We started out with a 300lb. block of ice. The first tool I used was the chainsaw, pretty exciting. With it, I cut out the general shape. From there we used chisels to round out all the curves. This is where my glass brain really got in my way. In glass you're constantly rotating the piece, so being radially symmetric is pretty standard. With that process, you think of the shape as a whole, then go to individual spots or sides that you want to be different. I imagine it's the same in pottery when using a wheel. This was like looking at sculpting from the completely opposite direction. You have to shape just one side, then think of how that fits into the piece as a whole. Thankfully, James was there to explain it to me in at least eight different ways and I got it all rounded out.

 After some chiseling

After some chiseling

After that, we sanded it smooth with an electric sander. At this point, it was a giant round pointy thing. Even though I always tend towards minimalism, I thought it might be too plain. In glass, I was always thinking about adding texture and this was no different. James showed me a few tools that could add some texture, and I settled on one that created small divots. I made a ribbon all the way around the vase with that. Then it was done! A florist added some flowers to the top, and everyone oohed and aahed at it all day during the event.

 The finished product

The finished product

It was really exciting, and overall not as difficult as I thought it might be. As long as I have the tools and the giant ice, I could probably make a lot of things. It was really fun to make stuff with my hands again, too, and use this kind of 3D sculptural thinking again that I don't have to use very often.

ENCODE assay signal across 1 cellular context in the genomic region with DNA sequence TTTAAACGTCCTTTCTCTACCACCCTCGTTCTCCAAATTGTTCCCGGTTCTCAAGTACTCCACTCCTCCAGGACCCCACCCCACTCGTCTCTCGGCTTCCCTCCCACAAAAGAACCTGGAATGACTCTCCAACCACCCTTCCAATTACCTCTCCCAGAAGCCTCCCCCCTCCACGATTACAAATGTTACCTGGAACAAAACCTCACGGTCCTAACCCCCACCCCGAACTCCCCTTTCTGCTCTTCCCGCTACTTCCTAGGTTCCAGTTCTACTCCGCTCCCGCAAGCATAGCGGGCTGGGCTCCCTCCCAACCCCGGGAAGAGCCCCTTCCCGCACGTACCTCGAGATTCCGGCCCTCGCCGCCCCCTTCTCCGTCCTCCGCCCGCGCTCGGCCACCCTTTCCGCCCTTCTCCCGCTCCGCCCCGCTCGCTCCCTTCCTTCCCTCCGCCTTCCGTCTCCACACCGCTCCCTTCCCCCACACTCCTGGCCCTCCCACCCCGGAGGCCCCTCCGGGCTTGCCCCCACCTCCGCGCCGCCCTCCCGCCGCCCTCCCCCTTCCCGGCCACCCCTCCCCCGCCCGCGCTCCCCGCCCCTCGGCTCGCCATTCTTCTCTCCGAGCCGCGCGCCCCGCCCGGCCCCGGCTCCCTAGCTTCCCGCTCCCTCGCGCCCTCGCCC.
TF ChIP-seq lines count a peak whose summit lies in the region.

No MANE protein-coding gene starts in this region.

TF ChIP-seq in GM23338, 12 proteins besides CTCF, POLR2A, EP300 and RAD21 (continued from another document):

My vase after it melted all day

My vase after it melted all day

It made me think a lot about process art and medium. In process art, the focus or the 'art' is the act of making, not the finished product. Jackson Pollock is a prime example. For him, the act of dripping and throwing paint across the floor is what makes it, not the finished product. Is that the same in ice? Of course, the finished product still matters, but ice melts. Ice time is fleeting. James mentioned that one of the most exciting parts of ice sculpting is seeing it melt over time. It makes me think that the process of melting is what makes it what it is to view an ice sculpture. Corporate companies hiring him to carve their logos out of ice probably aren't considering any of this, but it sure is interesting to think about. 

And then there's medium. There were many discussions when I was in school about what limits what. Is the idea limited by the skill set and medium? Or is the medium only limited by the idea? I tend to think that I, personally, can only do so much. I can't do that which I can not do, simple as that. Even if I take a lot of classes and read a lot of books, I can only become a better version of me. Everything I make still comes from me and has my hand and eye. That makes me want to try out all available mediums and see how they fit into what I do. I like to learn every aspect of a medium and look at how other people have used it, then try to come up with new ideas of how I myself can use it. I do a lot of knitting and other fiber works, I blow glass, I do print making, and now I carve ice. All of those rely on a specific medium which I have learned a lot about and continue to explore. Even cooking fits into that, making things out of food (I still have a food blog!). 

The last obvious thing to mention, then, is design. I view design as figuring out how to pull what I want out of a computer. A computer is its own medium, one that I have explored a ton and always continue to try to make new things with. Its just the same as all the other things I do. It's all making. Overall, I am a maker. I am a creative problem solver. 

 Another sculpture by James

Another sculpture by James

Thank you so much James, for teaching me about ice and helping me process all of my conceptual thoughts. I definitely recommend him + ICEovation for a fun ice addition to your event!